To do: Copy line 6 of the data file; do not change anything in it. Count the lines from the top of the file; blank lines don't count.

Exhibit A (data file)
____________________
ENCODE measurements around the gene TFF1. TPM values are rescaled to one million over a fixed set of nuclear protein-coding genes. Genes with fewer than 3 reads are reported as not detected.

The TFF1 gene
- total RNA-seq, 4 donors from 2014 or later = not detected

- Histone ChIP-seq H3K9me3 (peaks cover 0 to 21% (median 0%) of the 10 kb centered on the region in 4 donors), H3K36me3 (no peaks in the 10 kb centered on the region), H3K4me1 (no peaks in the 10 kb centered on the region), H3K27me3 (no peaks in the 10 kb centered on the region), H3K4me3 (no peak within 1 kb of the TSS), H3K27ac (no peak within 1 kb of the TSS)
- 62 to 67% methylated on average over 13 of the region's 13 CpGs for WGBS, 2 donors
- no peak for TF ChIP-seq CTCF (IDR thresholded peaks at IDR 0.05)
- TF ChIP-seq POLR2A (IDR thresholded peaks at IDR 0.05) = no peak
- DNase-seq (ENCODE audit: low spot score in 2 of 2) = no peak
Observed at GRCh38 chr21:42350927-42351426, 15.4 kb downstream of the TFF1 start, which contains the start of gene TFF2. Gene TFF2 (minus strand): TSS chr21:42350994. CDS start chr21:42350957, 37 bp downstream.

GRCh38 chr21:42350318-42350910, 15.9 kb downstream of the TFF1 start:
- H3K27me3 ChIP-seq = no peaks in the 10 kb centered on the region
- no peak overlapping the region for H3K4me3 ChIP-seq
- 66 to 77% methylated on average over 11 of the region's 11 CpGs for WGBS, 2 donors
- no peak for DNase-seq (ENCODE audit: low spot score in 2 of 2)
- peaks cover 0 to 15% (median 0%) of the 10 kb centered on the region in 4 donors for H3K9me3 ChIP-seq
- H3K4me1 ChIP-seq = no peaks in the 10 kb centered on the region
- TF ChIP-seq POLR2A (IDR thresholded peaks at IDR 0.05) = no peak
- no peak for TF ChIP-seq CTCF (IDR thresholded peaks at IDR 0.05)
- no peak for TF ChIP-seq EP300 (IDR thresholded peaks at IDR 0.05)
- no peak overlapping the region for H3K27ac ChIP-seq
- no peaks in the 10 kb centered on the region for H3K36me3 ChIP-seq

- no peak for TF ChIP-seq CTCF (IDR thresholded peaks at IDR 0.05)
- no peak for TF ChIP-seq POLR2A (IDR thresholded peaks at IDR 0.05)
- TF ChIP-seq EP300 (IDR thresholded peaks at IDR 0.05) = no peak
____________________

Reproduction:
- no peak for TF ChIP-seq CTCF (IDR thresholded peaks at IDR 0.05)